Web Equipment for Officers (R.A.F.)

Belts, Braces, & Straps

The R.A.F. W.E.O. was not simply the Army pattern made in blue-grey, as it was only intended as a means of carrying side-arms, not as a full field equipment. It therefore incorporated features unique to this one pattern, which had not been seen before and which were never used again. There was never a blue-grey Rucksack, although curious provision was made for a Sword frog, despite there being no evidence that the R.A.F. ever introduced a web Frog. In the R.F.C. - an Army corps - there appears to have been a reluctance to conduct air-to-air combat with swords. In consequence, for the R.A.F., the sword was very much a ceremonial item! Aside from officers in the Levies, who used a Sam Browne Belt, the attractive eagle pommel R.A.F. sword was only ever worn on slings, carried on a decorative waist belt. All components were in “fine-weave” webbing.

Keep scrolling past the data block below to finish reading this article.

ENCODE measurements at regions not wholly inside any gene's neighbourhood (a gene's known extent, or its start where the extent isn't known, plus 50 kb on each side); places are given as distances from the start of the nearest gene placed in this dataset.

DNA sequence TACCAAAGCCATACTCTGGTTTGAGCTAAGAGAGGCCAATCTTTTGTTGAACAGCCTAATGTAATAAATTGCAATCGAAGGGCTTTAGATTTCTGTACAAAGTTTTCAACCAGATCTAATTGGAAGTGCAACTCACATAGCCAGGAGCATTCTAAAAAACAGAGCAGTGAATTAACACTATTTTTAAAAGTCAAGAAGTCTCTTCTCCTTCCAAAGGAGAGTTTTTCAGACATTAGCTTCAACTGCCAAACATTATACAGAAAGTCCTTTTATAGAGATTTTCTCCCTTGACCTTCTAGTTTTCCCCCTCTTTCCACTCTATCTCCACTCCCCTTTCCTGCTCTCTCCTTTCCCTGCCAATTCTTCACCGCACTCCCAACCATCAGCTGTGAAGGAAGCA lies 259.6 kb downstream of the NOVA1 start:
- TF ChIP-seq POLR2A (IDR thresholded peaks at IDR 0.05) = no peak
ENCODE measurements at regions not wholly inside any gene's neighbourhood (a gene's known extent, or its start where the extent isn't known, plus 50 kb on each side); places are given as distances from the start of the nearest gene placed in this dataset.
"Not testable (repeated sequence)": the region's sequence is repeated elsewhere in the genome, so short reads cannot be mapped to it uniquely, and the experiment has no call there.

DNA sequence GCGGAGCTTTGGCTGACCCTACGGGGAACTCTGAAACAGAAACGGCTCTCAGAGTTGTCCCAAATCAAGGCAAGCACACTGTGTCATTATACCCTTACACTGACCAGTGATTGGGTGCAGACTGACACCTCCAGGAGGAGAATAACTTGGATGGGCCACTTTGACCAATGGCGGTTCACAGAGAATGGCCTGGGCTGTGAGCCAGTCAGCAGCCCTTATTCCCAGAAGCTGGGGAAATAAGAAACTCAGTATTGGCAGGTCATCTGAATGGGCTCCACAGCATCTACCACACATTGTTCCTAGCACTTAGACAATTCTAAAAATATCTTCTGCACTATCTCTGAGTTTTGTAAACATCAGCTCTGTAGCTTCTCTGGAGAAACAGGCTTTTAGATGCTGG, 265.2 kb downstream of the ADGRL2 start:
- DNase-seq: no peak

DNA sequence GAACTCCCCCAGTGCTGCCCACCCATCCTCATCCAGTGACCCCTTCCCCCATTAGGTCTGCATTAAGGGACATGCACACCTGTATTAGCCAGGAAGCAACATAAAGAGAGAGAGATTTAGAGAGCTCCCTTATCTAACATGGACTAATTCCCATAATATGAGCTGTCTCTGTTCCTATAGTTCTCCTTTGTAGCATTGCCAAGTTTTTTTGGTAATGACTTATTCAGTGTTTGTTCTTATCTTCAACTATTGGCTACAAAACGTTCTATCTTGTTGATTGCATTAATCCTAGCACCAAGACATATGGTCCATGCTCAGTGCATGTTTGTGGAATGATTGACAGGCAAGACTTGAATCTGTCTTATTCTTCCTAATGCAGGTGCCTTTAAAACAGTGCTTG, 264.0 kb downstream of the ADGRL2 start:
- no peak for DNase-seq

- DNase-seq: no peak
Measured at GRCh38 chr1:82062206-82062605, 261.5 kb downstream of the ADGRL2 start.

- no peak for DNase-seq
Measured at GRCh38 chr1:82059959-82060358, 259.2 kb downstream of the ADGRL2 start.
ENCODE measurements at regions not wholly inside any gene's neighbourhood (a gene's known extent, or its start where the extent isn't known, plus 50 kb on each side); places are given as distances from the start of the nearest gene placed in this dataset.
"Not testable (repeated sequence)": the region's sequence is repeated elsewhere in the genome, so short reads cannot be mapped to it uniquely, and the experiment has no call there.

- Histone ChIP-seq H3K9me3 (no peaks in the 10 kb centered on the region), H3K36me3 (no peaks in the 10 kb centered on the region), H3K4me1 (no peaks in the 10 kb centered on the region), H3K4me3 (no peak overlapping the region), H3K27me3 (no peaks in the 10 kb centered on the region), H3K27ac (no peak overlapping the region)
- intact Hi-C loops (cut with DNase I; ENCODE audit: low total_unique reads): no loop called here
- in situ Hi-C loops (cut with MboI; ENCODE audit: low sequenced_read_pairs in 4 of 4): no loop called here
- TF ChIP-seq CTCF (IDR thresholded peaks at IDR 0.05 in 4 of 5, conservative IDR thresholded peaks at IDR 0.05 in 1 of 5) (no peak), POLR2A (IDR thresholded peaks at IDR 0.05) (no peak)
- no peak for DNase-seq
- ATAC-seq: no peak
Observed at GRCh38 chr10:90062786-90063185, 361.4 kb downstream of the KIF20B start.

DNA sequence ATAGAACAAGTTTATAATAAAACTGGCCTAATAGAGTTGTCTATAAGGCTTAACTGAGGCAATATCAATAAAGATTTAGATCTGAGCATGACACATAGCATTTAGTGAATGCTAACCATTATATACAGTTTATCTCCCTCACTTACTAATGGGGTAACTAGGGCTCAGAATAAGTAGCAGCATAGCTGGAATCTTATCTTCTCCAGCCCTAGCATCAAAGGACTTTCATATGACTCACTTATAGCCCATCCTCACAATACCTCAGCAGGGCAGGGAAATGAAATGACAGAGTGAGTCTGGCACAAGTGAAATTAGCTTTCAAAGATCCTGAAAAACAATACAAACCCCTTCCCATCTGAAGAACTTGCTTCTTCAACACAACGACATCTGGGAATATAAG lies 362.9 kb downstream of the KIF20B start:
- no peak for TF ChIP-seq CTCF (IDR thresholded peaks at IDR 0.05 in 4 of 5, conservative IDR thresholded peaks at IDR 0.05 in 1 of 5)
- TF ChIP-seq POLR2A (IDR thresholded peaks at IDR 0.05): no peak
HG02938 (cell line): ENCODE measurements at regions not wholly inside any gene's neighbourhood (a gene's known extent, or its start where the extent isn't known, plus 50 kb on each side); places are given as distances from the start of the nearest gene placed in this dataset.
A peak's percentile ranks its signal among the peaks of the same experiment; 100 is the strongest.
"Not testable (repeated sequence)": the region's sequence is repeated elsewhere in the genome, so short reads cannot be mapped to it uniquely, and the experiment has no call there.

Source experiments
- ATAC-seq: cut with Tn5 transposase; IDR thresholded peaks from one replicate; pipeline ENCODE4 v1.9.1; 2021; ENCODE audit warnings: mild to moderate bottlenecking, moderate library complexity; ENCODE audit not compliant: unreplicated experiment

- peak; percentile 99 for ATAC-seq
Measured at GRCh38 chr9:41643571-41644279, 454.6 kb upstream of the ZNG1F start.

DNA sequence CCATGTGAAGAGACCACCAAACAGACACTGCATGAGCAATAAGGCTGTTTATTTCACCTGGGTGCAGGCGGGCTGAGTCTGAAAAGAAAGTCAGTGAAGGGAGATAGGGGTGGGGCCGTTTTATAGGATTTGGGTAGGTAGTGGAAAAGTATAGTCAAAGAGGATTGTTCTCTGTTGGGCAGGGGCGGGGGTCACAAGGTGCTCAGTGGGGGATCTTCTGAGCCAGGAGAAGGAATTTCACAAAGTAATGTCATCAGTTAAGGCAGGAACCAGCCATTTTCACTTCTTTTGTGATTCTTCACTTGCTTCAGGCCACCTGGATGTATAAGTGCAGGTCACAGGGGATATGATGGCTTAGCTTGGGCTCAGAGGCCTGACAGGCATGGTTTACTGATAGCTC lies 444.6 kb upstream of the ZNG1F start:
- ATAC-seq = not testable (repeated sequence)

Attachments, brace

ba 1 frontba 1 rearba cat 2These were identical to the Army pattern, but had the added refinement of a web runner below the brass loop on the Brace attachment. The lower part of the gateleg buckle incorporated a brass dee, for the attachment of the Haversack and Water bottle carrier. With no Rucksack, there was strictly no need for a Buckle, brass, 1-inch, with loop. Although no documentation exists on this point, the Patt. ’25 W.E. Two-Part Rucksack could have been attached. As was their practice, Mills originally incorporated a round brass loop, which divided the Attachment. In other patterns, this was essential, working in conjunction with superimposed Compass pockets, or Ammunition pouches, which both had a transverse web loop on their reverse faces, aligned with the brass loop (see detail at right, taken from a 1919 dated Mills Web Officers' Equipment catalogue). These were never made for W.E.O. (R.A.F.), and Mills could have “lean manufactured” the Attachments accordingly. Perhaps they held out hope that the R.A.F. would expand the range of add-ons? The only use was to pass the already-short Brace ends behind the Attachment, where it was tidied away into the loose web runner. It could just have easily have been left on the outward face of the Attachment. The example shown here is maker marked M.E. Co., but undated. From the Graham Tweeddale Collection, photographs © Graham Tweeddale 2010.